It is difficult to put into the words the tragedy that recently unfolded in Minneapolis, MN. The twin cities are known for being friendly, welcoming places; however, it appears that even these cities are prone to excessive uses of force on the part of law enforcement officers. George Floyd was murdered by a police officer as others stood by, watching him die, even as local citizens screamed for the officers to get off of him. George Floyd was shouting that he couldn’t breathe and, ultimately, the knee on his neck led to his death. Some people have even compared this tragic murder to a lynching that was common in the Jim Crow South.
The officer was arrested shortly after the incident and has been charged with third-degree murder. Many people have been saying that these charges aren’t enough. The charge should be higher, such as second-degree murder. It is important to note that the investigation is still unfolding and in the world of criminal law, it is not unusual for additional charges to be brought or for existing charges to be upgraded. In addition, it is also possible (and likely) that charges will be brought against the other three officers involved. All of the officers were immediately fired after the murder of George Floyd.
One of the questions that some people have asked is whether or not a wrongful death lawsuit will be brought by the family of George Floyd against the city of Minneapolis and the local police department. Ultimately, this is up to the family; however, it is likely that they have a case. First of all, there is a precedent for wrongful death cases being brought against the police following the death of someone in police custody. A wrongful death case does not require a criminal conviction to move forward; however, a criminal conviction would certainly strengthen any case because the burden of proof is much higher in criminal court than in civil court (which is where a wrongful death lawsuit plays out). In order to prove a wrongful death case, the plaintiff has to prove that the defendant had a duty to provide care to the person who is deceased and that the defendant’s action (or inaction) contributed to that person’s death. Given that the knee on the neck of George Floyd led to this homicide (as rendered by multiple autopsies), a wrongful death case would likely be strong.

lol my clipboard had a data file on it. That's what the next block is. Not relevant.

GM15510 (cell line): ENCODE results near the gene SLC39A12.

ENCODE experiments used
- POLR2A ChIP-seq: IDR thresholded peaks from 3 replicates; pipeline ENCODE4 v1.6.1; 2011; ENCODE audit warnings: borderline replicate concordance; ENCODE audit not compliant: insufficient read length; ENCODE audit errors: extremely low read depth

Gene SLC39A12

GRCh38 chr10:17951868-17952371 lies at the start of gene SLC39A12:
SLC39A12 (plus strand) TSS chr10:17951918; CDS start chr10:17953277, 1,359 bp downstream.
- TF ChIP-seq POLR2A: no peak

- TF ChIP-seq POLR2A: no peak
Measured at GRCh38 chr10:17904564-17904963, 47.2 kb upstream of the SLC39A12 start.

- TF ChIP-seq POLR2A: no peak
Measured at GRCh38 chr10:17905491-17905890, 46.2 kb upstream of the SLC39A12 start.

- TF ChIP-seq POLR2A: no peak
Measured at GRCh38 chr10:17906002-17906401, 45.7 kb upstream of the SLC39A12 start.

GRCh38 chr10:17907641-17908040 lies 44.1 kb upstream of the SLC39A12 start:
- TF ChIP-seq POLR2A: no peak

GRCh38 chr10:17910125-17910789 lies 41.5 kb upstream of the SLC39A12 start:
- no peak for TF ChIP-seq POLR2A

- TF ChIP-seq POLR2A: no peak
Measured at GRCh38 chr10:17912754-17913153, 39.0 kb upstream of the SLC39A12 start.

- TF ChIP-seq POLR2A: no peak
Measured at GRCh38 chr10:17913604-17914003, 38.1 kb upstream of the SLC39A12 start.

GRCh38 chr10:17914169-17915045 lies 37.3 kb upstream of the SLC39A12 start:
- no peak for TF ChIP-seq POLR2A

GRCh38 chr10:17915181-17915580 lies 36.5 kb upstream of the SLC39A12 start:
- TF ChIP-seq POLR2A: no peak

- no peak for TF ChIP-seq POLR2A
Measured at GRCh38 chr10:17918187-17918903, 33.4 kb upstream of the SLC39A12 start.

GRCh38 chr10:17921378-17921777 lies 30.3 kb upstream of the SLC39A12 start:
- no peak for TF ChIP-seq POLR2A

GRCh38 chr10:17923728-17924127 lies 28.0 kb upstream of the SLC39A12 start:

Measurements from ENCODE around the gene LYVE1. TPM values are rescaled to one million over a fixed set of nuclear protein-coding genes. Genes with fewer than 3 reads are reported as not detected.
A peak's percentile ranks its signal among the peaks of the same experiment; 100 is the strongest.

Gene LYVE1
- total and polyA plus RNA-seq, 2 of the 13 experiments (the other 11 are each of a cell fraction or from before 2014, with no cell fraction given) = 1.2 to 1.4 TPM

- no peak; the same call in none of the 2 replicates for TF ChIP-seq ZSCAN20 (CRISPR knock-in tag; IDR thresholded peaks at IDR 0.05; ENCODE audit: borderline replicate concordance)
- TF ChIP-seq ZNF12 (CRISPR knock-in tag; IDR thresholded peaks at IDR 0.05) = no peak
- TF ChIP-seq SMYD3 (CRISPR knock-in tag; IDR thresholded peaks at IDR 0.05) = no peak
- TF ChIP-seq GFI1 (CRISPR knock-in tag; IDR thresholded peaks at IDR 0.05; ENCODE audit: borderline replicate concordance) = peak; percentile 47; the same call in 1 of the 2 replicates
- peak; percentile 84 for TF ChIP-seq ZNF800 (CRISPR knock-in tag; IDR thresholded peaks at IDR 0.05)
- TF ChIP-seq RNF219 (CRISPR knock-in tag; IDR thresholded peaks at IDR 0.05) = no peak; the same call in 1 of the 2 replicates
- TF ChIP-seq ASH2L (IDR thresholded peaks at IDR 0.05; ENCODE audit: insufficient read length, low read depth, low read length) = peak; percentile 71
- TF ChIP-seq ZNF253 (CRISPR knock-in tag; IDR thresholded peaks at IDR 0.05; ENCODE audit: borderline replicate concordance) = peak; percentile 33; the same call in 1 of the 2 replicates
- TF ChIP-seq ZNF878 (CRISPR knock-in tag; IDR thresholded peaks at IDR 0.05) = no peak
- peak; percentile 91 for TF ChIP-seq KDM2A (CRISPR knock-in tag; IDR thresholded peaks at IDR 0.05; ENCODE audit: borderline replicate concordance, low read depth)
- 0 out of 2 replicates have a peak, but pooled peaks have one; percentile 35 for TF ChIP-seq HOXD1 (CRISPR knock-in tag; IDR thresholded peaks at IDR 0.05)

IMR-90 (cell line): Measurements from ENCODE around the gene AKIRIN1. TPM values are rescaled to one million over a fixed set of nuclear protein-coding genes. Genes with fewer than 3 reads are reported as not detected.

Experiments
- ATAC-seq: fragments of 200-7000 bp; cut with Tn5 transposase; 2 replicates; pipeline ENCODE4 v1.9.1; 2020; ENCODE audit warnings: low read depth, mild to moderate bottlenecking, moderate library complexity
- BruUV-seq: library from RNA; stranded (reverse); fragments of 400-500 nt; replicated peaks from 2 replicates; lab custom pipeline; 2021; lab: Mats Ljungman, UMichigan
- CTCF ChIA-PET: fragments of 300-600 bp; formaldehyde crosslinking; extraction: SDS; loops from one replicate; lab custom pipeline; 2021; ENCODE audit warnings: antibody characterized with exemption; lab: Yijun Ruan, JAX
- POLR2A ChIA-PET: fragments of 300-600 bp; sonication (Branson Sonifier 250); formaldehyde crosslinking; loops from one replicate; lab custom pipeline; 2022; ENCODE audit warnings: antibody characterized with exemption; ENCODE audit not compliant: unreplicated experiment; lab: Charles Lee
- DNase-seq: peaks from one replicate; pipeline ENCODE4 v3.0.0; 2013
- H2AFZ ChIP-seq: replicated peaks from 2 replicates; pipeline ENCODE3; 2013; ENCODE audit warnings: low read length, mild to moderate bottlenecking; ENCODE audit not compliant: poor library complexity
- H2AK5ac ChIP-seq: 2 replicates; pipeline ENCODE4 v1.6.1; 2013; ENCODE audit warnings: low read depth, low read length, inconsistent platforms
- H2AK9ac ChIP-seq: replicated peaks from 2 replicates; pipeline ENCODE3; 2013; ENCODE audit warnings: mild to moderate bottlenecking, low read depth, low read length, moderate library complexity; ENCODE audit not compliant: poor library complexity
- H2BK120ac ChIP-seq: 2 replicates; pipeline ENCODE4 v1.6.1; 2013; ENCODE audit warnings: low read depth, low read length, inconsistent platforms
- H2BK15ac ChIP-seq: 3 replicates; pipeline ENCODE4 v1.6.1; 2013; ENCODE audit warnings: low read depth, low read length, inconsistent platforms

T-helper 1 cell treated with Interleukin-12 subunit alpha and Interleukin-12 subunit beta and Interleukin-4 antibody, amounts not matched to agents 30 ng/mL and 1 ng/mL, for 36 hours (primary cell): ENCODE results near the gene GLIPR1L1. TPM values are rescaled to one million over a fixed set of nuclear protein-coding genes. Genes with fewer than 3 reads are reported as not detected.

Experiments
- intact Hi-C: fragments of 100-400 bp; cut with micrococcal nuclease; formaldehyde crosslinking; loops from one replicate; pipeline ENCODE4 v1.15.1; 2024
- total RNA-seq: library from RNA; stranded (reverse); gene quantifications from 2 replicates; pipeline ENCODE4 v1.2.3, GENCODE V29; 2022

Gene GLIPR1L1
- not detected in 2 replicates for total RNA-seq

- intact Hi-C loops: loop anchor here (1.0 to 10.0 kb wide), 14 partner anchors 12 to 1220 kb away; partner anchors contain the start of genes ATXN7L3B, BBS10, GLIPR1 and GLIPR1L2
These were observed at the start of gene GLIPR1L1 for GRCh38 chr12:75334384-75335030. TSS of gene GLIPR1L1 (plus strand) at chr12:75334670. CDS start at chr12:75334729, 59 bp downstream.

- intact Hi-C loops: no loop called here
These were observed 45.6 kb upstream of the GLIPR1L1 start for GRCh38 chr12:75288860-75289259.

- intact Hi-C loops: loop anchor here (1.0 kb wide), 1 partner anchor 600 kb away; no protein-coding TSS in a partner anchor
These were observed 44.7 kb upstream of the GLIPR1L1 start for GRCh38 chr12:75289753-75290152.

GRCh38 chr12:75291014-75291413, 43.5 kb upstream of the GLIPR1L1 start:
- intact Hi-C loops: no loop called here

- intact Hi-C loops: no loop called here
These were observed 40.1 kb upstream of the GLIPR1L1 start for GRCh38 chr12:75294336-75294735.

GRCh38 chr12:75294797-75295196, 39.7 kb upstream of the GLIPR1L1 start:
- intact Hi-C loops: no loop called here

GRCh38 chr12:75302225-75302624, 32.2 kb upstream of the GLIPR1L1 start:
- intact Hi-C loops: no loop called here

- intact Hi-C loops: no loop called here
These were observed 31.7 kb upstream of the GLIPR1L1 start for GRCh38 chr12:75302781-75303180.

It is critical for this country to take a hard look at the relationship between police officers and communities of color, as well as systemic racism as a whole. Murders such as the one that took the life of George Floyd should not happen, particularly not at the hands of those who are sworn to protect and serve.